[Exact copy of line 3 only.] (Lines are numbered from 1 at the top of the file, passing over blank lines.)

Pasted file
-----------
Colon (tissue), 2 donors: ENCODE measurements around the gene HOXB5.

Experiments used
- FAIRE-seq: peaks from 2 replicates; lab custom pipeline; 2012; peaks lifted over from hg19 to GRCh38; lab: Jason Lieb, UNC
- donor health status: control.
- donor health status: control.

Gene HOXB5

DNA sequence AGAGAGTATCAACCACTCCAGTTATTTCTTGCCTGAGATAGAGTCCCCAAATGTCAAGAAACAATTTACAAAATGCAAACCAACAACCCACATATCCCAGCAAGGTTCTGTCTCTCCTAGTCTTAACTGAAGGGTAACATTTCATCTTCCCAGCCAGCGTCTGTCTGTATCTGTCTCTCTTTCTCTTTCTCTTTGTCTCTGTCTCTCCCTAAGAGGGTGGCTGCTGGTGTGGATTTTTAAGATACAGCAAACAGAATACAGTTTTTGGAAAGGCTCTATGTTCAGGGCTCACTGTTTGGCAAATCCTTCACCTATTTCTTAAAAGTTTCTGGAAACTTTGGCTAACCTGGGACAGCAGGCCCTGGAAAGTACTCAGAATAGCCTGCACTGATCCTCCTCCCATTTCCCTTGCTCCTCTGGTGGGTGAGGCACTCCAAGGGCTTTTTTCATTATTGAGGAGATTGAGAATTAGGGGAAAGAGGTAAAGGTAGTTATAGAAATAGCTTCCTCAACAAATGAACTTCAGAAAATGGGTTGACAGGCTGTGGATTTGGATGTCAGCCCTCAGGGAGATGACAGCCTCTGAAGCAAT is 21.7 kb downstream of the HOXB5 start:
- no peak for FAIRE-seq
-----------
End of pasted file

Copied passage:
- FAIRE-seq: peaks from 2 replicates; lab custom pipeline; 2012; peaks lifted over from hg19 to GRCh38; lab: Jason Lieb, UNC